Oh, they wouldn't do that...........unless they could get away with it.
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Old 02-06-2014, 07:31 AM   #27
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Apparently, a few people don't read the ER forums. CBO didn't need to update a study for the critters to learn about this phenomenon. You guys have been discussing the RE enabling features of ACA for a long, long time. (As well as the possible gaming of income for maximum ACA subsidies.) Think there will be any consequences because of these features reaching the light of day?
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Old 02-06-2014, 08:16 AM   #28
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So recessions and depressions aren't really a problem?

Having a large portion of the population desperate to find work and unable find it is nothing to worry about?

By that logic, the affects of the ACA really don't matter, because even if it destroys jobs, there was no "right" number of jobs anyway.

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There's no "right" amount of labor. Just as there's no "right" number of jobs. And, without any such "right" number, there can't be a shortage or an excess of either.
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Old 02-06-2014, 10:23 AM   #29
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So recessions and depressions aren't really a problem?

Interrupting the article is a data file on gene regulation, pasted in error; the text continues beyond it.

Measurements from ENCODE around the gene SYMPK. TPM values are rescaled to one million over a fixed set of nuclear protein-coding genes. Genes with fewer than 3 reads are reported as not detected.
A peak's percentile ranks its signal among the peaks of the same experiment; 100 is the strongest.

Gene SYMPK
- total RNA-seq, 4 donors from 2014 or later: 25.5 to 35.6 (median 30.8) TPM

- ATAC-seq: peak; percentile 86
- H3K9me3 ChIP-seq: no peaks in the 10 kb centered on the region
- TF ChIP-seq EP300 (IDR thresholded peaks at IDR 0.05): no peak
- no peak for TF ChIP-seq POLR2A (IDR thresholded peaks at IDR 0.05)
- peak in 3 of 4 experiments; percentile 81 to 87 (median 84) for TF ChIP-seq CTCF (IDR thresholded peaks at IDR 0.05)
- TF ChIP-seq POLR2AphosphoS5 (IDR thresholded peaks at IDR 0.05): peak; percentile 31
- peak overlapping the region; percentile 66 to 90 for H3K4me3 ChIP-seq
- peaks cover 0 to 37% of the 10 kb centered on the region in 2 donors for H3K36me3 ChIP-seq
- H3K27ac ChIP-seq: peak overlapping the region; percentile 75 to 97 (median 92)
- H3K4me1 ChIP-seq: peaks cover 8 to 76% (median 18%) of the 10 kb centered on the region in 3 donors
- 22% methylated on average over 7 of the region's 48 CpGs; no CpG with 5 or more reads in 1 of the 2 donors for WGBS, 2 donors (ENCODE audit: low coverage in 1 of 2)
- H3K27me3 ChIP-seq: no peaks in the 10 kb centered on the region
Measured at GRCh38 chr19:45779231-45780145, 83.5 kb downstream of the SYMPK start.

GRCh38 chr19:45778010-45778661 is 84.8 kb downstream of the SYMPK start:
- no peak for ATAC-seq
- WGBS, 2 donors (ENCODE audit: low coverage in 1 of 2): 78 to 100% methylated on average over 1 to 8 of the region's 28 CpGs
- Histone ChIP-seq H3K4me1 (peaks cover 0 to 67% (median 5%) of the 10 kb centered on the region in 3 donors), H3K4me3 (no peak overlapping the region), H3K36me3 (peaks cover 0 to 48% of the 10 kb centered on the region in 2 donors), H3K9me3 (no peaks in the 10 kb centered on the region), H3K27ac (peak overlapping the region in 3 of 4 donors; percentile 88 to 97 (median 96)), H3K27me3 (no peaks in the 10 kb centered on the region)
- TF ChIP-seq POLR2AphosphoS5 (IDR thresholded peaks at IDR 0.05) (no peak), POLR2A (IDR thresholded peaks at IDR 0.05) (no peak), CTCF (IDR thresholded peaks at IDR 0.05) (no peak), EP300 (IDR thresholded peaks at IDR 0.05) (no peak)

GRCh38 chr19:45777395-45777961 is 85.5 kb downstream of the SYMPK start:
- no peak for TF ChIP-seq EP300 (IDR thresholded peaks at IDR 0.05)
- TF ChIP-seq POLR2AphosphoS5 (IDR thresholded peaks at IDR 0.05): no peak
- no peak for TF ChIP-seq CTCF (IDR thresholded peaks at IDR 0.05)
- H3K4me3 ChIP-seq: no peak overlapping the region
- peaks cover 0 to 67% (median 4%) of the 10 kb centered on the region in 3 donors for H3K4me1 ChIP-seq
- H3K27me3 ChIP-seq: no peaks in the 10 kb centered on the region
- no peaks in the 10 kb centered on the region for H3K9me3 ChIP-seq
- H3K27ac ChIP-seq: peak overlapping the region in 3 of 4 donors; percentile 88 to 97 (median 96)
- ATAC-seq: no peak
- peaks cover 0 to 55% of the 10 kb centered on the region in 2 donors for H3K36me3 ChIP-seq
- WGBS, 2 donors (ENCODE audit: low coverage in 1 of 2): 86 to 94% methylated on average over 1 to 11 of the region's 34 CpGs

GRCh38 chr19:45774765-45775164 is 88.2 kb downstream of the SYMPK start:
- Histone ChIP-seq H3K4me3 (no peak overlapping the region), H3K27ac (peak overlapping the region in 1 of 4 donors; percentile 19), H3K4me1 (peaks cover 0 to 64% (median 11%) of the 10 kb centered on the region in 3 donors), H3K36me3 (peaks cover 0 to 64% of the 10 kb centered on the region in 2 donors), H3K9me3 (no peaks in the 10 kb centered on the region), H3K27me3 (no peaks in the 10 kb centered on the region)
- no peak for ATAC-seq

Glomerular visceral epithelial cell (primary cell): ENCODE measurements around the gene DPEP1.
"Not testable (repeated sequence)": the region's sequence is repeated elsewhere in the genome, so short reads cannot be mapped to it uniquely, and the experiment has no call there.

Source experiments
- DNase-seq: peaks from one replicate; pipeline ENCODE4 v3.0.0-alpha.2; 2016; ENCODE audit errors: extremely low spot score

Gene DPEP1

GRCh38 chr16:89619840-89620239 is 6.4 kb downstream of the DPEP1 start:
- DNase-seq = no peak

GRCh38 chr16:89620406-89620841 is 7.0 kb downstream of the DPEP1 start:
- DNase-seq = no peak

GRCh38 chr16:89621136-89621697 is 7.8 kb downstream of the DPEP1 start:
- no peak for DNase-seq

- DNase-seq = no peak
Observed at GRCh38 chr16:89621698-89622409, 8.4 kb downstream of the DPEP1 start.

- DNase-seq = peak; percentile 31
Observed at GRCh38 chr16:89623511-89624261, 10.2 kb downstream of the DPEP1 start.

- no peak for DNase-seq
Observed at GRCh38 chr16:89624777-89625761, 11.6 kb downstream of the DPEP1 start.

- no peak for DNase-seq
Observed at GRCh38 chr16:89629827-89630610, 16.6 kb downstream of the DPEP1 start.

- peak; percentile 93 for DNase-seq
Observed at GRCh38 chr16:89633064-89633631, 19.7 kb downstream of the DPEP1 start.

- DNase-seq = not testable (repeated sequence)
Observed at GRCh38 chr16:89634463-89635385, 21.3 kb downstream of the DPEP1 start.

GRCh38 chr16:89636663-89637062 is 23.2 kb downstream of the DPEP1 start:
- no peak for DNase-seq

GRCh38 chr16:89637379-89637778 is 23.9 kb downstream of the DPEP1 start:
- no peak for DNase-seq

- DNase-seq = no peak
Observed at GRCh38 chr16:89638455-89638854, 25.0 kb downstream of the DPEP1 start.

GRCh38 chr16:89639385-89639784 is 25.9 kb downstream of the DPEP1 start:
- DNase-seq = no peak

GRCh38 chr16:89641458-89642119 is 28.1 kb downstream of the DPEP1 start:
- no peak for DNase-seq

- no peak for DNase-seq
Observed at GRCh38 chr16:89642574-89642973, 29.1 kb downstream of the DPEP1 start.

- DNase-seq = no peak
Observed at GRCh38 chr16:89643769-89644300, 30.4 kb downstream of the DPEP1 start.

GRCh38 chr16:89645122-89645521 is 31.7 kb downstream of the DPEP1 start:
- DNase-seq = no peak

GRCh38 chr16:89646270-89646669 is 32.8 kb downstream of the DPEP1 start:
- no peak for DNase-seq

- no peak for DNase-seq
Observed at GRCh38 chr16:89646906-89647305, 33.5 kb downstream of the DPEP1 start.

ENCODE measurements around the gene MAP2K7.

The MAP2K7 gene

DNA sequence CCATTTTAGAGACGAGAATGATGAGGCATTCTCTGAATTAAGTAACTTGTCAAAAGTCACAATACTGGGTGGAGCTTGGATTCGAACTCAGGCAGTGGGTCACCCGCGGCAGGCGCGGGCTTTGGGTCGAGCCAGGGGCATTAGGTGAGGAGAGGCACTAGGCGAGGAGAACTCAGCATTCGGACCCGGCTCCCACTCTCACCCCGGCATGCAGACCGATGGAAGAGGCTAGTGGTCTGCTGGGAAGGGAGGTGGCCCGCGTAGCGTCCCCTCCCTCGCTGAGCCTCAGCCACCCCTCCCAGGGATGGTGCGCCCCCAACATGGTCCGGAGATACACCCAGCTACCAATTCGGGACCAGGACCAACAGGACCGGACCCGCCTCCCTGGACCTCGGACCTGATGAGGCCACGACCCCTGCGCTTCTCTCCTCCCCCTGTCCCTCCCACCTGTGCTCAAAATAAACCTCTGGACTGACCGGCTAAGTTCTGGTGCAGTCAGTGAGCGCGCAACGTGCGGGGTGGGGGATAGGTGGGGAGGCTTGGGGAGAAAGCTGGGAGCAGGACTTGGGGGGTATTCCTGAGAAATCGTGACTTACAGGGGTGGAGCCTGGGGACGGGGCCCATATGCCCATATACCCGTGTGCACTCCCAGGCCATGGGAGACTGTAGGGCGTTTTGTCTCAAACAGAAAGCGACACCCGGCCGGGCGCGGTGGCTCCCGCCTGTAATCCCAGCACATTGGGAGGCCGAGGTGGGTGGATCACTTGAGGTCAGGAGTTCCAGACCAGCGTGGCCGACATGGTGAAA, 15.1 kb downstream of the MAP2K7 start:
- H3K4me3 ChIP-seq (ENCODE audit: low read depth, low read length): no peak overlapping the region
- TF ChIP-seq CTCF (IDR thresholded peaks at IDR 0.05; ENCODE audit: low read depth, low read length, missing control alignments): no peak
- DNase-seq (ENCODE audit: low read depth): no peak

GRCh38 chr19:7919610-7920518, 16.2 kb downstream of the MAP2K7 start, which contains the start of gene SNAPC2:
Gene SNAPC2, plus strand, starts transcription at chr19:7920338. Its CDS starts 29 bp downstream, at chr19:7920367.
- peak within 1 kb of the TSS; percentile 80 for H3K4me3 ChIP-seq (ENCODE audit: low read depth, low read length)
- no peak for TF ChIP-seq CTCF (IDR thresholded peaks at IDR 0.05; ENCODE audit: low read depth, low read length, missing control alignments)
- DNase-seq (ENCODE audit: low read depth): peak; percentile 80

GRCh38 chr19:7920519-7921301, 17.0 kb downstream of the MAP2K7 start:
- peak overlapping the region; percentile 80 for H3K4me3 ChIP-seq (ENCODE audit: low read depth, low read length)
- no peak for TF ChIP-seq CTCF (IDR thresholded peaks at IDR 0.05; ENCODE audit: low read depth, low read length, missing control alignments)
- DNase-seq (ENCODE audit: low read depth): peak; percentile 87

Having a large portion of the population desperate to find work and unable find it is nothing to worry about?

By that logic, the affects of the ACA really don't matter, because even if it destroys jobs, there was no "right" number of jobs anyway.
Strawman. That's not what I wrote, obviously.
Labor force participation is dropping--which is exactly opposite of what we'd expect if "the population were desperate to find work." Some people may have "given up" (i.e. they have found more attractive alternatives than hunting for/finding a job--at least a job in the "official economy").
There are many intertwined incentives at play here. There's no "lump of labor" and no static number of jobs. The number of jobs depends on the business climate and on the price of labor.
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Old 02-06-2014, 10:49 AM   #30
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Apparently, a few people don't read the ER forums. CBO didn't need to update a study for the critters to learn about this phenomenon. You guys have been discussing the RE enabling features of ACA for a long, long time. (As well as the possible gaming of income for maximum ACA subsidies.) Think there will be any consequences because of these features reaching the light of day?
I guess the 'jobs report' will be showing up soon? I made a prediction back in September 2013:
Quote:
I've always suspected that the "productivity" of the US was boosted by this linkage (Employer HI). I also suspect that February 7th, 2014 and other "first Friday's of the month" in early 2014 will be looking pretty "bad" as people who were only hanging on to get health insurance leave the workforce and snag something off of the state exchange.
I can say for sure that this was central to my recent departure from the workforce.
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Old 02-06-2014, 11:35 AM   #31
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Strawman. .....There's no "lump of labor" and no static number of jobs. The number of jobs depends on the business climate and on the price of labor.

Absolutely! The number of jobs is NOT static, but can rise or fall with overall health of nation's economy. Multiple examples of this within the Eurozone.